Yes, it’s come and gone, another SHOT show has passed. Whether this was your first time attending or you’re a seasoned veteran, the overwhelming grandeur of SHOT Show is undoubtedly an experience that you will never forget. According to the NSSF data, it was another record-breaking year with more than 13 miles of aisles and 55,000 registered attendees. Dealers, buyers, and manufactures alike can attest to the long days of standing, walking, and meetings; all of which take a toll in the end. The atmosphere seemed positive, as it should be, coming off a strong fourth quarter. One article said it best, 2024 will be a year of “cautious optimism”. It doesn’t seem like anyone at this point has clarity on what’s in store, but speculation seems favorable.
For those of us who have been attending SHOT for decades, there’s no doubt the show has changed over time. Expansion of floor space, more in-depth robust seminars, and new categories added or broadened, all for the sake of the customer and a market that continues to shift. Change is nothing new to business or life. In fact, we face changes in processes, technology, and buying habits almost daily within our businesses. It’s how we confront change within our organizations that’s important. “Change or Die” a simplistic yet truthful quote that many of us refuse to listen to. I recently attended an outside trade association summit, the theme, “becoming an agent of change”. The two-day summit was filled with guest speakers who covered topics such as: Impact & Influence, Technology, Innovation and The Power of Purpose, just to name a few.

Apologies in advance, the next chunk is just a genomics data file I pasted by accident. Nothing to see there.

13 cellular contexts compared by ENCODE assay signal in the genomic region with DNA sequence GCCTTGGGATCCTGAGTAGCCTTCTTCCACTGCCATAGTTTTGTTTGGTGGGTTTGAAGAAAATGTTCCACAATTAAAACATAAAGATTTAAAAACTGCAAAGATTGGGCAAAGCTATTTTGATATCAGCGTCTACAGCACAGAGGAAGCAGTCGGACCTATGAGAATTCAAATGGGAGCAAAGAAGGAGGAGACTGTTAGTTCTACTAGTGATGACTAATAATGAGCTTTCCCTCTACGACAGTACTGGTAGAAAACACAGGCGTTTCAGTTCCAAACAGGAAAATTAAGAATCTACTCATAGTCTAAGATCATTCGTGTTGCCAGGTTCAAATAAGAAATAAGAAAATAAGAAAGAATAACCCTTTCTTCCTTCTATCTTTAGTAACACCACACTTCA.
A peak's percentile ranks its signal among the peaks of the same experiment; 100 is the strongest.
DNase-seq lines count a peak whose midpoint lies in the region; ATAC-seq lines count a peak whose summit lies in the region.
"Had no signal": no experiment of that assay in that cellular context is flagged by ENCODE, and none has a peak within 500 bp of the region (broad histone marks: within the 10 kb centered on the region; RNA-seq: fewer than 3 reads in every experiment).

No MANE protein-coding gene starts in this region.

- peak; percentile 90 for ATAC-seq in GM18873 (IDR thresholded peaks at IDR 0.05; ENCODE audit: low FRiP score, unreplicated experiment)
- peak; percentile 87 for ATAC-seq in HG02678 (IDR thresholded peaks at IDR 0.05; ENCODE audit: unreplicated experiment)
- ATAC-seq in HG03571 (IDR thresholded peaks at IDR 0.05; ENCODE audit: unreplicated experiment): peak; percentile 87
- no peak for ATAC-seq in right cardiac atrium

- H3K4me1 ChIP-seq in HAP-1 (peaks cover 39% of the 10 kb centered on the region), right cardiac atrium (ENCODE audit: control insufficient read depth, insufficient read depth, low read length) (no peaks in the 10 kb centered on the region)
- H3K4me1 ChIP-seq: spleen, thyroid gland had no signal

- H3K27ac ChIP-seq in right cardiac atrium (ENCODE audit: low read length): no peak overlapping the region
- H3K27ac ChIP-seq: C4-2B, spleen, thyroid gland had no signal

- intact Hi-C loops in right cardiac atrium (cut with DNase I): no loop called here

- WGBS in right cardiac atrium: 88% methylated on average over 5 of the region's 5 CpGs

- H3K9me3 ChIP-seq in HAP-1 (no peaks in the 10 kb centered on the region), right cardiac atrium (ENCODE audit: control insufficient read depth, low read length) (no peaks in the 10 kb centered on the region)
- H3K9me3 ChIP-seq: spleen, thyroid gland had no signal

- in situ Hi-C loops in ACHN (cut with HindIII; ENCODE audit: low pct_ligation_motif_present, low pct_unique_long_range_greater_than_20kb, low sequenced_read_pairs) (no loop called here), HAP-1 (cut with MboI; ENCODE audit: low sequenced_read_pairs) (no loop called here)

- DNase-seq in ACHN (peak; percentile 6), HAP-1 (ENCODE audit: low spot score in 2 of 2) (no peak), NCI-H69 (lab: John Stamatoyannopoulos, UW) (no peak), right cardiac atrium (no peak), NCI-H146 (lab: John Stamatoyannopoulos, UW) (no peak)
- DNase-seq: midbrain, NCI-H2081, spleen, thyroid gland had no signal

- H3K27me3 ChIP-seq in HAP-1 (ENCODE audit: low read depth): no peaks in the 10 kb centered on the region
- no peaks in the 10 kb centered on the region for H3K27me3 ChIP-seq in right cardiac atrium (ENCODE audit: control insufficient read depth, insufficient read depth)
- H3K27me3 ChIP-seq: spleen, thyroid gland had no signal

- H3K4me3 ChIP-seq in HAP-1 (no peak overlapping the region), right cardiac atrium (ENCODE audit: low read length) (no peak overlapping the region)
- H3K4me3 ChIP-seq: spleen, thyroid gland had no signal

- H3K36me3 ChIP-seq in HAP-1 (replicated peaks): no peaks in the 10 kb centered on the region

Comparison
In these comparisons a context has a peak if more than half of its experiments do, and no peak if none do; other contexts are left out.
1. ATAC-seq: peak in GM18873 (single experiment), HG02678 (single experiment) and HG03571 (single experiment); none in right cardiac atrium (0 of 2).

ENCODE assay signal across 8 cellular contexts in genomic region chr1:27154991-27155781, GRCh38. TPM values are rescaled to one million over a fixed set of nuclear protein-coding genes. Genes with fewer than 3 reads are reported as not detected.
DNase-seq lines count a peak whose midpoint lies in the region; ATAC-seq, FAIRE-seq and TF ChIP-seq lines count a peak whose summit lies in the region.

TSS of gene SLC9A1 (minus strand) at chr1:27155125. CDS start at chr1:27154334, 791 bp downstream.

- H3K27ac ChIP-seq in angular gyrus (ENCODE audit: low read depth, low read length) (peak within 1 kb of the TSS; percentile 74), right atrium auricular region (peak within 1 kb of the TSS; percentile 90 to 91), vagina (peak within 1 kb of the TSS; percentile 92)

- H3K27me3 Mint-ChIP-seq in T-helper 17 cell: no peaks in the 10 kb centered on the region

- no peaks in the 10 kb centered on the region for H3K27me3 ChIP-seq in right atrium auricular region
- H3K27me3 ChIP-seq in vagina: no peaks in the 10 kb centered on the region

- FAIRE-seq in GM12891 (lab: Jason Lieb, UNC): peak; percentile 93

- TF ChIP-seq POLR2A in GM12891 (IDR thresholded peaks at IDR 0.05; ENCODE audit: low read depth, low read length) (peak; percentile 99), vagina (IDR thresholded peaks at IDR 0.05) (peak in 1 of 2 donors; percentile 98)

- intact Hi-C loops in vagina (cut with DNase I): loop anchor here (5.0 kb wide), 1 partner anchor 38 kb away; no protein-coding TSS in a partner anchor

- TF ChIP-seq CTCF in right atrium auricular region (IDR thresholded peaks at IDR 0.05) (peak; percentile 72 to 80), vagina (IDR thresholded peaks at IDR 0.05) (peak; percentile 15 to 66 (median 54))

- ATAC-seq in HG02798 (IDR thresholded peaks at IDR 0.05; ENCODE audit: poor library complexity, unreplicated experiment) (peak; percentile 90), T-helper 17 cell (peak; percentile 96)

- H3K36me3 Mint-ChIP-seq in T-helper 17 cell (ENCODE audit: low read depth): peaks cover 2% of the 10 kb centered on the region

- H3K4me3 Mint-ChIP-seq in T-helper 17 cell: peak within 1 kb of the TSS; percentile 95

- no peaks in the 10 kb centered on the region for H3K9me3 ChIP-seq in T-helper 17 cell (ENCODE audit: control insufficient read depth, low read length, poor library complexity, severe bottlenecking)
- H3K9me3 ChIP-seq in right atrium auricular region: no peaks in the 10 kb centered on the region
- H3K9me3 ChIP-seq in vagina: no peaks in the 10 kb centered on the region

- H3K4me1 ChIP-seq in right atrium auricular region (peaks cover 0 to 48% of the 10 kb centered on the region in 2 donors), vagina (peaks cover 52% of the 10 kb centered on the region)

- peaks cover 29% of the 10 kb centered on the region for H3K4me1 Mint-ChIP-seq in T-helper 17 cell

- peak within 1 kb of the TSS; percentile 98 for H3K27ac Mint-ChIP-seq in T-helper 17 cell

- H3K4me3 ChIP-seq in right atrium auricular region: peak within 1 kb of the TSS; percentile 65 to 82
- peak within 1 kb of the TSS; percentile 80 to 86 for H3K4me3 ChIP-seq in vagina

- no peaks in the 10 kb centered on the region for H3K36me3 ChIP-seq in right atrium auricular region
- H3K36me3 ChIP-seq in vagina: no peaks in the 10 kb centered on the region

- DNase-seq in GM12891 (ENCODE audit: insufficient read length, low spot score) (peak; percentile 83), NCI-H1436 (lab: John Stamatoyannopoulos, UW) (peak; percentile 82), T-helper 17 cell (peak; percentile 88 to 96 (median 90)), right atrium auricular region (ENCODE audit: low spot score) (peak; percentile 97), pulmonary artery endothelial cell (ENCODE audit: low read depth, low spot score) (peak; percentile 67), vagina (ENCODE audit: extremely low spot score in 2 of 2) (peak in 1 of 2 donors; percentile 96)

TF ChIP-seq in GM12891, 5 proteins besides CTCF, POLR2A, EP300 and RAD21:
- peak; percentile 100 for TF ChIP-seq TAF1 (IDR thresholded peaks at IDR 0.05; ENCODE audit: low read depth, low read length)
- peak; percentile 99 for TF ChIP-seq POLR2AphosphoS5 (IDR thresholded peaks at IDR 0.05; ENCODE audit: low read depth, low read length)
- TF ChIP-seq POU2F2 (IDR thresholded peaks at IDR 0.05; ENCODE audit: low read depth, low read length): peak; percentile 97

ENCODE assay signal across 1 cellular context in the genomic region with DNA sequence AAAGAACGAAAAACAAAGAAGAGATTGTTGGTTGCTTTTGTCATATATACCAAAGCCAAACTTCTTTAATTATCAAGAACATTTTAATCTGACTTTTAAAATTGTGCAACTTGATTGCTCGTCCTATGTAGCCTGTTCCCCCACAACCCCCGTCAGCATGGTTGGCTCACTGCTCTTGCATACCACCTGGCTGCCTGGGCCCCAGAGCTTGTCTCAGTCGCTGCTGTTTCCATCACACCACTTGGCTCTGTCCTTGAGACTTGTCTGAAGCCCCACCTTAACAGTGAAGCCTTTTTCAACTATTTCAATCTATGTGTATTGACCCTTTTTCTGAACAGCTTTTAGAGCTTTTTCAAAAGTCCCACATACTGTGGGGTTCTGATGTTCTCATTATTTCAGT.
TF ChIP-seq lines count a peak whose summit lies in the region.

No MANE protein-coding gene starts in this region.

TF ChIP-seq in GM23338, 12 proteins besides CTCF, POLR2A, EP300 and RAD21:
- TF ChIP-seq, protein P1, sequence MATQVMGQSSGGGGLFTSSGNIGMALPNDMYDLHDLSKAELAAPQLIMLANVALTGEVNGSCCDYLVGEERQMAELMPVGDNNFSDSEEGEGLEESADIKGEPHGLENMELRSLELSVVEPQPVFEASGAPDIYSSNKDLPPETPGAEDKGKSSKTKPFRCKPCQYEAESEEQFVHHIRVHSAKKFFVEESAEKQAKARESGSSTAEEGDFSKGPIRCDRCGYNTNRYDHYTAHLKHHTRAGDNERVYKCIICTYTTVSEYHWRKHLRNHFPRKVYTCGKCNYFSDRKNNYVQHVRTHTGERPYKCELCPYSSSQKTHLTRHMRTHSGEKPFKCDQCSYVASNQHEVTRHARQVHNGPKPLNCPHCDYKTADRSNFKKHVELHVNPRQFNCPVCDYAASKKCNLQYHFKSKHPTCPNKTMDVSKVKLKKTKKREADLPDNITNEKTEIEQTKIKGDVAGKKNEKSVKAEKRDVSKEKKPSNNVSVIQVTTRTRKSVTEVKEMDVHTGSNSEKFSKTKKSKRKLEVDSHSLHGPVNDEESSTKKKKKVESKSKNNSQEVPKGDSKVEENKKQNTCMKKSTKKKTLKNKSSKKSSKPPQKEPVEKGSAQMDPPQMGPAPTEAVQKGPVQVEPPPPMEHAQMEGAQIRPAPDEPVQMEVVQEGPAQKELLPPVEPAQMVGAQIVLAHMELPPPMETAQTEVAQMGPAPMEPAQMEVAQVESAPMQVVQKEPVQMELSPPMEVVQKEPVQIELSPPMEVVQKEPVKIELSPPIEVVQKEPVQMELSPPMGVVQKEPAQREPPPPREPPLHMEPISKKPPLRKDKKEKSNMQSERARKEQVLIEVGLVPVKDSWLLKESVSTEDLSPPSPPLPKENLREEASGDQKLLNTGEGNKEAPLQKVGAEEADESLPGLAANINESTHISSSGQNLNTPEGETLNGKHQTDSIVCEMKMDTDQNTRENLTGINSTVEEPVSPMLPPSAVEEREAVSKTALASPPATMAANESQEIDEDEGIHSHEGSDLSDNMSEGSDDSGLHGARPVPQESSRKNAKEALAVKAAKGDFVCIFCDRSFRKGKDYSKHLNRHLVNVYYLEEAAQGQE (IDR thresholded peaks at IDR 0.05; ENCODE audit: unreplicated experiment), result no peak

My takeaway: It’s our people who ultimately make change possible, we must ensure we communicate and align our values and strategies while providing the support they need throughout the entirety of the process. In doing so, we must also be willing to take risks and fail, because failure brings opportunity to improve. If we refuse to improve or adapt to change, we’re destined to fail and fall short of our customers’ expectations. Our relevancy lasts only as long as the value we provide; so, let’s foster a culture of innovation and embrace the generational change that’s surely coming; it’s our duty to ensure that our companies and our industry is here for those who will be picking up where we’ve left off.
That change has also been evident over the last 5-7 years at NASGW. This organization isn’t complacent in its goals or position in the industry. We continue to push forward embracing new opportunities and bringing together partners to address solutions that will make an impact for our businesses. It’s an exciting time to be the chairman of NASGW and I look forward to the year ahead.
Until next time,